Moving into the world of BDSM, from impact play (flogging, spanky, whipping) to experimenting with wax and rope tying, you want to eliminate any possibility of things going wrong. Once again, this comes down to communication, practise, and providing aftercare for everyone involved. Start by discussing what you want to explore, the mood you are in, and any worries that arise. Use safe words to make sure you never push yourself or your partner too far. A simple option for this is saying ‘green’ (keep going), ‘amber’ (almost at a hard limit), and ‘red’ (stop) so your partner knows how you are feeling. These allow you to relax completely knowing that you are always in control of the situation. And most importantly, whether it’s a one time thing, or a long term relationship, make sure you are connecting with people who respect your wishes and never undermine your needs. Your safety will secure your sexual pleasure.
The very idea of Sexually Transmitted Infections can come with a bucket load of shame and embarrassment. But in reality, checking your sexual health through regular testing and discussing STI statuses with each partner you meet is an act of self care and self respect. Visiting a sexual health clinic is nothing to be nervous about and, in most cases, you will be tested for 4 things – HIV and syphilis (done on a blood test), gonorrhea and chlamydia (tested with urine samples or a vaginal/anal swab). If you’re scared of showing your genitals, fear not – often you can do these tests on your own, in private. The only time you’ll have to strip down is if you have any symptoms (such as changes in smell, new lumps or rashes appearing). As always, it’s best to avoid Dr Google and seek professional medical attention in these moments.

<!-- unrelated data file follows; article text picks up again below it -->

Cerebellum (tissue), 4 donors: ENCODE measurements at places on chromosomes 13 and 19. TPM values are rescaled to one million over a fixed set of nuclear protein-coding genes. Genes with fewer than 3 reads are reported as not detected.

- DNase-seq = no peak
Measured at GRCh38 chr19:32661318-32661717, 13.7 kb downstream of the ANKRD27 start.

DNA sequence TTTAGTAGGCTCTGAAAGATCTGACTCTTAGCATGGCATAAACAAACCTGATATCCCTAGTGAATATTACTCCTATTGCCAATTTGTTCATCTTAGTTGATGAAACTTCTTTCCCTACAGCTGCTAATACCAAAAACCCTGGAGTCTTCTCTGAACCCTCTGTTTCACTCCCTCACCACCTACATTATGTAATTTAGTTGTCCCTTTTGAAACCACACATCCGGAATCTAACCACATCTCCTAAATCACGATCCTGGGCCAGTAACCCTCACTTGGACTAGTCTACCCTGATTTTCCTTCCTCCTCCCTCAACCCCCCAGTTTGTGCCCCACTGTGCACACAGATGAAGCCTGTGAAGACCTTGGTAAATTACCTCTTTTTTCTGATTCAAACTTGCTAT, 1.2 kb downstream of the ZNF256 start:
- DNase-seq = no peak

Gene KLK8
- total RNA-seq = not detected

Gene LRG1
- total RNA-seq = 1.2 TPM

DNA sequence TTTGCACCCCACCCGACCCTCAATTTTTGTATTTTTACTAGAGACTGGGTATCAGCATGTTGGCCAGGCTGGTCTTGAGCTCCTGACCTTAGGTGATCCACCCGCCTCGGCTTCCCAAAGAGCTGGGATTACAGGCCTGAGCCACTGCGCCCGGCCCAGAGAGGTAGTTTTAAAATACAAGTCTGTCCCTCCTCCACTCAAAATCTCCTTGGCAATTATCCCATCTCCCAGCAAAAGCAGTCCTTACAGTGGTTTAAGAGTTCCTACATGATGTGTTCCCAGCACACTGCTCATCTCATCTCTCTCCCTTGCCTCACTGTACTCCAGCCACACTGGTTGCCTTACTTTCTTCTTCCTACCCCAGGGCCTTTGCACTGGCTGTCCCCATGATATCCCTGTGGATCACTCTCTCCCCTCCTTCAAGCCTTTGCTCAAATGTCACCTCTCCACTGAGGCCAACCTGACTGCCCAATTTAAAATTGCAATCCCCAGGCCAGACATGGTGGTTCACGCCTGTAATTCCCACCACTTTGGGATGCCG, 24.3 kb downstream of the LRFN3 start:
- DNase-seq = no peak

In recent years there have been wonderful advances in HIV antiviral treatment meaning that anyone taking effective treatment can expect to live a normal life span without the risk of transmitting the virus. For partners of people with HIV, the availability of PrEP (pre-exposure prophylaxis) and PEP (post-exposure prophylaxis) further reduces the risk of contracting the disease. Take extra precaution by using condoms and femidoms, and remember that STIs can be contracted through oral, anal and vaginal sex. Much of the time STIs will be asymptomatic meaning you won’t know you’re carrying a disease. If left undiagnosed or untreated, conditions such as Gonorrhea, Chlamydia and Syphilis can lead to infections, fertility, heart problems and even dementia. Avoid any undue stress or anxiety by getting checked each time you’re about to engage with a new partner. If you struggle to reach a sexual health clinic, check out home testing kits available online, and often provided by charities for free.
Tips when at Home
Whether your engaging in solo sex, loved up with a partner, or playing with a kinky family, your health and wellbeing are fundamental to the joy you will get out of every experience. Alongside looking after your mind and body, make sure you’re keeping all your toys clean by washing them thoroughly with warm water and soap before and after use. Boiling water and alcohol are great ways to kill off any invisible bacterias, especially on surfaces and kinky clothes. And be sensible when sharing toys – some objects are best left for just one sexy soul in your life.
We suggest you take a look at the article ‘Sexual self esteem, what is that?’ to dig a little deeper into your own sensuality. Give yourself time to journal, research, and explore what feels right to you. Let that kinky imagination take you to new levels of sexual wonder, and keep giving your body the love it deserves.